New Survey: America Is No Longer A ‘White Christian’ Nation

The percentage of Americans who self-identify as both “white” and “Christian” is now below 50 percent, meaning America is no longer a traditionally “white, Christian nation.”

The transformation is largely fueled by both an influx of immigrants (who aren’t white) and a growing rejection of organized religion – particularly Christianity – by the white, native population.

The survey – released Wednesday – shows that Christians remain a large majority in the United States, at 70 percent, but the growing percentage of those Christians are Hispanic or from other parts of the world.

But “white Christians,” who used comprise the majority of Americans – now make up only 43 percent of the population, the Public Religion Research Institute found. 40 years ago, that number was eight in ten.

Christians overall remain a large majority in the U.S., at nearly 70 percent of Americans. However, white Christians, once predominant in the country’s religious life, now comprise only 43 percent of the population, according to the Public Religion Research Institute, or PRRI, a polling organization based in Washington. Four decades ago, about eight in 10 Americans were white Christians.

Fox News reports that the trends identified in the survey are fueling anxiety about the place of Christians in society, especially among evangelicals, alarmed by support for gay marriage and by the increasing share of Americans — about one-quarter — who don’t identify with a faith group. President Donald Trump, who repeatedly promised to protect the religious liberty of Christians, drew 80 percent of votes by white evangelicals, a constituency that remains among his strongest supporters.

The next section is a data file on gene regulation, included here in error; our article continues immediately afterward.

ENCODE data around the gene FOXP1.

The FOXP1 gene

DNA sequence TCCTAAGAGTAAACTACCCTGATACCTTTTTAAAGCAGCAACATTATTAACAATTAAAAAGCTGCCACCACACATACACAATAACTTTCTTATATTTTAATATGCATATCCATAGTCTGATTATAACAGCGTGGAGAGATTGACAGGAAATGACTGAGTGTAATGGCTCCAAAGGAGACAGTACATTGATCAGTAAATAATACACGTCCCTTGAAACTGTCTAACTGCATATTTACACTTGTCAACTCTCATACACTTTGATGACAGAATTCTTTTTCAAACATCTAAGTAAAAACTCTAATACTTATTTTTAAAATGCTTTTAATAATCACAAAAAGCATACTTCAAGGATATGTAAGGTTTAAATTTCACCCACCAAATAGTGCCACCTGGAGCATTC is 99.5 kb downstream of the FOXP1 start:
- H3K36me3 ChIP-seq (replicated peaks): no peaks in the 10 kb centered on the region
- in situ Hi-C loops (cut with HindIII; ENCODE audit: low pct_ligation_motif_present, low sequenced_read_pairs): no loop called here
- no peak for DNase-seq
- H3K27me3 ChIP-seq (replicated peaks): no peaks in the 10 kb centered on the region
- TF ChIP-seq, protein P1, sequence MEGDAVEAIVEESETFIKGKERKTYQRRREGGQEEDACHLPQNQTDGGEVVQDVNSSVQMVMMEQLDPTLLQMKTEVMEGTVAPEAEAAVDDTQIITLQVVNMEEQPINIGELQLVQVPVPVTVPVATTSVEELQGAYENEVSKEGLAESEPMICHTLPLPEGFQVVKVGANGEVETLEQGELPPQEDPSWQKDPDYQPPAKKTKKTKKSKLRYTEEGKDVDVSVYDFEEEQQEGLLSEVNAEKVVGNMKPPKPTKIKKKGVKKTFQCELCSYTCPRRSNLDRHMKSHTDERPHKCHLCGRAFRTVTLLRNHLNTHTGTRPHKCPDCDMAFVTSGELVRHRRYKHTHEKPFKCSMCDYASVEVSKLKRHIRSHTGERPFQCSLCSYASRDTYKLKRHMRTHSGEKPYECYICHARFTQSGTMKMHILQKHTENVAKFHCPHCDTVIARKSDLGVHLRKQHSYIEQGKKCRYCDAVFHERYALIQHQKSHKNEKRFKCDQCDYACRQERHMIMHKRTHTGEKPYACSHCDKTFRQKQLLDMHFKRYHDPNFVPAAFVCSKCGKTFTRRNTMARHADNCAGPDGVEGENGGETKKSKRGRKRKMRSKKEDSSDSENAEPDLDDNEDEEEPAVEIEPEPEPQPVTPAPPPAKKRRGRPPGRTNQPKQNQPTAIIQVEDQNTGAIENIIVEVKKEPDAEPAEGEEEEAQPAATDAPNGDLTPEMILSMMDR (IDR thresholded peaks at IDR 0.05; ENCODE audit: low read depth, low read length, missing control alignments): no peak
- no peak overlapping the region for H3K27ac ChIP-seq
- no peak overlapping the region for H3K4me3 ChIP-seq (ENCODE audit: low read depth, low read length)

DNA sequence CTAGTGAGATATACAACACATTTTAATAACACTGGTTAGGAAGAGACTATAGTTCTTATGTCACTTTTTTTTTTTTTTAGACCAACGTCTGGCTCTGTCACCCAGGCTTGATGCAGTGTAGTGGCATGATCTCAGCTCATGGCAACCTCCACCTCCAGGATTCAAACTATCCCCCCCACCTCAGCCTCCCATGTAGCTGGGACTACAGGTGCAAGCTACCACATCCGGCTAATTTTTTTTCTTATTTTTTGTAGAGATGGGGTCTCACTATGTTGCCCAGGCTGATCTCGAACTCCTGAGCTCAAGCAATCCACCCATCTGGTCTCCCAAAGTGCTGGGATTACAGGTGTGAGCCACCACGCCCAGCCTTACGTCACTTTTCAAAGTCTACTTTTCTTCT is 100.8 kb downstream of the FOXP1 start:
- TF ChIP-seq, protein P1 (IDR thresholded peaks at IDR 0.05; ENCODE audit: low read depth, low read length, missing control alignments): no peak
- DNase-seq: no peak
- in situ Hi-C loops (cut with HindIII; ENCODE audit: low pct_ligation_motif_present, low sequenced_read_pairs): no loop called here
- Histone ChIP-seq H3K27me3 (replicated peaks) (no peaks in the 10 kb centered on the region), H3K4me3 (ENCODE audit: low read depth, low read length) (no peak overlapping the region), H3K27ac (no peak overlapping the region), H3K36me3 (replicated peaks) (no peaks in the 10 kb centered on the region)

According to the study, about 17 percent of Americans now identify as white evangelical, compared to 23 percent a decade ago, according to the survey. Membership in the conservative Southern Baptist Convention, the largest U.S. Protestant group, dropped to 15.2 million last year, its lowest number since 1990, according to an analysis by Chuck Kelley, president of the New Orleans Baptist Theological Seminary.

“So often, white evangelicals have been pointing in judgment to white mainline groups, saying when you have liberal theology you decline,” said Robert Jones, chief executive of PRRI. “I think this data really does challenge that interpretation of linking theological conservatism and growth.”

The survey – of more than 100,000 people was conducted over an entire year, from January 2016 to January 2017. It has a margin of error of plus-or-minus 0.4 percentage points. Sometime around 2008, the once dominant “Protestant majority” officially dropped below 50 percent. Growth among Latino Christians and a stabilization among Black Christians had previously obscured the decline among white Christians.

The survey also found that more than a third of all Republicans say they are white evangelicals, and nearly three-quarter identify as white Christians. By comparison, white Christians have become a minority in the Democratic Party, shrinking from 47 percent a decade ago, to 29 percent now. Forty percent of Democrats say they have no religious affiliation.

Among American Catholics, 55 percent now identify as white, compared to 87 percent 25 years ago, amid the growing presence of Latino Catholics, according to the report. Over the last decade, the share of white Catholics in the U.S. population dropped from 16 percent to 11 percent. Over the same period, white mainline Protestants declined from 18 percent to 13 percent of all Americans.